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“House of Cards” falls flat without Spacey

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“House of Cards” falls flat without Spacey

Promotional poster for season six featuring Robin Wright’s Claire

Promotional poster for season six featuring Robin Wright’s Claire

Netflix

Promotional poster for season six featuring Robin Wright’s Claire

Netflix

Netflix

Promotional poster for season six featuring Robin Wright’s Claire

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When developing the sixth and final season of his Netflix series “House of Cards,” creator Beau Willimon was put in an impossible situation by the show’s star, Kevin Spacey. Spacey, who played the primary protagonist politician Frank Underwood, was fired by Netflix following a series of sexual assault allegations that spanned decades.

So how would Willimon wrap up “House of Cards,” Netflix’s first major original series, without his main character?

As far as the overall plot of the show, the timing of Spacey’s dismissal could have been worse. Season five concluded with Frank’s wife, Claire (Robin Wright), becoming his Vice President and then usurping him as President of the United States. With this shift in power, the plan to focus more on Claire was already in place, but Frank was still supposed to be making deals behind-the-scenes and working in the private sector after his numerous scandals forced his resignation.

But supplanting Spacey with Wright as focal point of the series was not simple. Spacey wasn’t just the main character, he also narrated much of his endeavors by breaking the fourth wall and speaking directly into the camera to the viewer. He was the only character doing so until Claire gains power and looks into the camera and reveals she knows we’ve been watching the whole time.

Season six picks up with Claire struggling to maintain her presidency, facing extreme scrutiny both publicly and within the White House. Frank is now deceased, having passed away under suspicious circumstances in his bed, but looms large as she (and the show) try to distance themselves from his legacy.

Nearly everyone around Claire is secretly sabotaging her, or at least working against her. But no one more than billionaire siblings Annette and Bill Shepard. They portray a fictitious version of the Koch brothers, wielding their fortune to influence policy. Annette and Claire went to boarding school together and were once close friends but are now enemies jockeying for power and go to immense lengths to destroy one another.

The Shepards, played by Diane Lane and Greg Kinnear, are excellent additions to the cast. Their dynamic as siblings and level of shadowy control over the White House bring forth a new element that helps fill the void left by Spacey while giving Claire clear and worthy adversaries.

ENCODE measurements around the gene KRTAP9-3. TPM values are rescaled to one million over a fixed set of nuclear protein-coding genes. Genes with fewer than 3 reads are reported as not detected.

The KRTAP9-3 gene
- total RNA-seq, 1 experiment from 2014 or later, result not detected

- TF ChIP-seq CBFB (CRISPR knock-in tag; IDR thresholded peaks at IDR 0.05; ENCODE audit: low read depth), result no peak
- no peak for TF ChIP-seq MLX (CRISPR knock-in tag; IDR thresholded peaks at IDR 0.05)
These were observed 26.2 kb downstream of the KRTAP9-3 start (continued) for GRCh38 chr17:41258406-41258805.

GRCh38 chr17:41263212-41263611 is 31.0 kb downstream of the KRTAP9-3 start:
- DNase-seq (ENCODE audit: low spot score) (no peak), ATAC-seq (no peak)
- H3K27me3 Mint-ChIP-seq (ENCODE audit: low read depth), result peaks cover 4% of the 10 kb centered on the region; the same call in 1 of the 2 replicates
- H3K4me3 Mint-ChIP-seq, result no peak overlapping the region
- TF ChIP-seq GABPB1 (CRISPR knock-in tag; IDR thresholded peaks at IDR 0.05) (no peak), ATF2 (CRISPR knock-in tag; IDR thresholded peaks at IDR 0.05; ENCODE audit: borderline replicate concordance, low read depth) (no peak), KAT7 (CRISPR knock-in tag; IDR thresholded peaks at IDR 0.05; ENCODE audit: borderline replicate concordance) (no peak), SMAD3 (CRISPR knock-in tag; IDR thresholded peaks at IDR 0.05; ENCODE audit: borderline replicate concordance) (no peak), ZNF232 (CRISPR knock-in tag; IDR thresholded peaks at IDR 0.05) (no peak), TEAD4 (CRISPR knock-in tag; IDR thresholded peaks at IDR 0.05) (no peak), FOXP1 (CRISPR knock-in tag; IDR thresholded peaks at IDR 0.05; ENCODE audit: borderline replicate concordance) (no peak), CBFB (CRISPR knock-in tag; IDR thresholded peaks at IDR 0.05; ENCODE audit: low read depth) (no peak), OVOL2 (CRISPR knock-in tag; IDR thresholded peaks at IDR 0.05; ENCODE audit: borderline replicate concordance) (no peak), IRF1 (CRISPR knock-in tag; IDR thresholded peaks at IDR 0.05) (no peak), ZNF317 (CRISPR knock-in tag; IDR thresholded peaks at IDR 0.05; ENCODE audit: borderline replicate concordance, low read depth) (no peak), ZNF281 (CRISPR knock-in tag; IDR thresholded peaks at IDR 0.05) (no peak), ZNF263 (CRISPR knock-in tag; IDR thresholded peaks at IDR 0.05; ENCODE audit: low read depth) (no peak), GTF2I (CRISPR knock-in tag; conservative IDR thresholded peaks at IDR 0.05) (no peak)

Throughout the season, Claire must also compete with Frank’s longtime chief-of-staff, secret keeper and fall guy Doug Stamper (Michael Kelly). He has always been blindly loyal to the Underwoods, but with Frank gone he has lost his way. At first, Doug appears intent on aiding Claire against the Shepards and her other foes, but as time progresses he turns on her after she begins to shred Frank’s legacy. The issue for Claire is that he possesses the one thing that could destroy her—the only copy of Frank’s audio diary, which contains ample evidence of the corrupt methods they used to take control of the oval office.

The growth of Doug’s role is one of the few bright spots in this installment. Kelly’s character has always been pivotal yet understated, but not anymore. His importance only increases as the last few episodes go on, culminating in a startling revelation at the end.

Essentially, the entire final season of “House of Cards”, which is only eight episodes as opposed to their usual 13, revolves around Claire’s unpopularity and struggle to maintain that control. While that was often the premise when Spacey was leading the show, her character lacks the charisma and magnetism that made you root for him despite his villainous ways. Her character is much icier in nature and her motives are usually unclear and sometimes even pointless.

For five years, “House of Cards” was one of my favorite shows, but the conclusion was massively disappointing. Overall, I think the transition from Spacey to Wright was a success, and Wright’s acting was superb. My problem is with the lack of actual conclusion within the narrative itself. Countless question marks remain from both Frank and Claire’s stories. So little was actually sewn up in the end, that they could have just not had the sixth season and we would have nearly the same amount of closure.

If you’re a fan of the series, I understand the desire to watch the final eight episodes. Also, considering the despicable accusations against Spacey, I appreciate why you wouldn’t want to tune in. But regardless of the reasoning, don’t waste your time. All you’ll be left with are more questions and the frustration in knowing they will never be answered.

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“House of Cards” falls flat without Spacey